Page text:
The Lost Gardens of Heligan – a magical woodland dog walk in Cornwall

The Lost Gardens of Heligan are a must-visit tourist attraction if you’re heading down to Cornwall – and your dog will love it.

The historic woodland and gardens were lost to nature after the outbreak of the First World War, covered in brambles and ivy and forgotten about. They were rediscovered in 1990, and became Europe’s largest garden restoration project to bring the sites 200 acres of wildlife and botanicals back to life.

We took a family trip with the Scamps back in August, and it was a beautiful day for it too! Adult tickets cost £16 per person, with children priced at £8 – which is on the pricier side of a National Trust gardens, but still less expensive than The Eden Project, so makes a great alternative. It was about a 40 minute drive from our dog-friendly accommodation at Hendra.

There are lots of different parts and themed gardens to explore, so we followed the Covid-safe one-way system through the woodland walk Lost Valley first. This part of the walk will certainly keep little ones busy hunting for ‘Giants’ in the woodland. There are three sculptures to discover, The Giant’s Head, Mudmaid and Grey Lady – and I heard that there are fairies living in the forest, too.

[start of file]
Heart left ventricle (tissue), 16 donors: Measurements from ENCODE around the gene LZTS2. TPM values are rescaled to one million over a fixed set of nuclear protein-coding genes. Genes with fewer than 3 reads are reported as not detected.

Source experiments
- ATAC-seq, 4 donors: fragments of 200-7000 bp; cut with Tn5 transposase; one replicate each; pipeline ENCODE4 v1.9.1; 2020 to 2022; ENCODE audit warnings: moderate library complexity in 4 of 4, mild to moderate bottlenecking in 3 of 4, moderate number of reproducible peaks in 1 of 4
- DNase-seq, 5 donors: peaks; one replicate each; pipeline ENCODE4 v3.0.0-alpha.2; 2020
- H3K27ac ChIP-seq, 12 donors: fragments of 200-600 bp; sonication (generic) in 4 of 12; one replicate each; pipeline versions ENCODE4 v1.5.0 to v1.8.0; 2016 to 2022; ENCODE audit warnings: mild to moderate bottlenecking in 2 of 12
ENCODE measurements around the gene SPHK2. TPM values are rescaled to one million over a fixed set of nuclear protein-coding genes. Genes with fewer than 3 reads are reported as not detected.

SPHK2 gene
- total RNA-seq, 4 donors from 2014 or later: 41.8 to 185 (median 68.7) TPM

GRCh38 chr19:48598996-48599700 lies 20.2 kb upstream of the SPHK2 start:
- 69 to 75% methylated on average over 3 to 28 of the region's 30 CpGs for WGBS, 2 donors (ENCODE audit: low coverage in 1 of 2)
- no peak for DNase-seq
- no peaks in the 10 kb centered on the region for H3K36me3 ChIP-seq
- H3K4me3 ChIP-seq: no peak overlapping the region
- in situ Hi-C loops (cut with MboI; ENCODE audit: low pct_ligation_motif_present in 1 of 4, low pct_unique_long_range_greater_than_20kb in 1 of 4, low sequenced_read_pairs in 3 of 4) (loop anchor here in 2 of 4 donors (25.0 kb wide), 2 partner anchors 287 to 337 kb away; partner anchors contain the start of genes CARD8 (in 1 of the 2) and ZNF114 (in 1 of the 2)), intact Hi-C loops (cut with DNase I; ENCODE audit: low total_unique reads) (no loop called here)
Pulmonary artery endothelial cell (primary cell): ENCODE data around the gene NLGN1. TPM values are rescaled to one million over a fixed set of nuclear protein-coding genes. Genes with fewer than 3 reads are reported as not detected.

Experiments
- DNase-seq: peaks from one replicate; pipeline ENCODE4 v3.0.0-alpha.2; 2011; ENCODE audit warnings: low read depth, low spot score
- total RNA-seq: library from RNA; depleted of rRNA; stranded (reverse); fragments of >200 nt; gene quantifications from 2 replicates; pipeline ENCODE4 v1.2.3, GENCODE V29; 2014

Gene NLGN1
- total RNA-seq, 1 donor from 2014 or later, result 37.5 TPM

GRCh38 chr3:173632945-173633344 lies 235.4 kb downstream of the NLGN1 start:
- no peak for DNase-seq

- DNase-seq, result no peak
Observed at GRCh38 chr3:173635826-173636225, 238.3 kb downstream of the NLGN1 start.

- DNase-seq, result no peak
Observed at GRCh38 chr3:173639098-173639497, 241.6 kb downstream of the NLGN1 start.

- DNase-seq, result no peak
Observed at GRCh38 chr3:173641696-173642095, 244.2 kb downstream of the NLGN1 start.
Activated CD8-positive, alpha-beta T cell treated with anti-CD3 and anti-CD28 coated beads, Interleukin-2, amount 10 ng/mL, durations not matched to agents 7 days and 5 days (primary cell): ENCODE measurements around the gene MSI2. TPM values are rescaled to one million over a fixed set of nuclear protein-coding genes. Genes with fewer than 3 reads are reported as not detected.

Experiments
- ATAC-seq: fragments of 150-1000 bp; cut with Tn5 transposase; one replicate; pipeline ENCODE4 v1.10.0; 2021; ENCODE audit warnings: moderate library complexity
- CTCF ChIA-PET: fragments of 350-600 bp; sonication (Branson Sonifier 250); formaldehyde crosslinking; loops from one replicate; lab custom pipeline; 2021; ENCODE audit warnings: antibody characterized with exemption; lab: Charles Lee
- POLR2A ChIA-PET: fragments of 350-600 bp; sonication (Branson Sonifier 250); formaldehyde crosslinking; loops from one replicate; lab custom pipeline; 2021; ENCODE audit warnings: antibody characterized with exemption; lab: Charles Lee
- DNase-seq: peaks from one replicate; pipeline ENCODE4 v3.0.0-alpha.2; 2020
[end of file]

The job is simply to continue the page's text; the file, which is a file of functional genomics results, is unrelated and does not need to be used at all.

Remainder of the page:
‘Dogs with well behaved owners’ are welcome at The Lost Garden’s of Heligan – a rule I very much appreciate. It’s the pawfect place for your dog to get their nose to the ground and do some seriously exciting sniffing. Dogs should be kept on leads at all times due to rare livestock and poultry on the site, as well as keeping other visitors and dogs safe.

There are several dog waste bins dotted around the site, which are clearly marked on the free garden map. The only places dogs aren’t allowed are in the Heligan Kitchen or the tea room.

The tropical Jungle garden features a raised boardwalk, snaking around four ponds, with giant rhubarb plants, bamboo and palm plants. As a big fan of tropical plants, this was probably my favourite part of the garden, and it was amazing to get a bird’s eye view of the ponds from the rope bridge which spans over the trees. Dogs are also not permitted on the rope bridge, but on our visit, a number of guests ignored this rule (and the several signs leading up to the bridge) and carried their pets across the difficult-to-natvigate bridge anyway.

In the Pleasure Grounds, historic pathways lead to romantic structures, including a gorgeous Italian garden. Here, the Sundial Garden and Northern Summerhouse are must-visits.

The Productive Garden sees over 300 varieties of fruit, veg and herbs that supply the Heligan Kitchen with fresh, seasonal produce. This is a more open garden to walk around, and lots of colour makes for a great photo of your pet.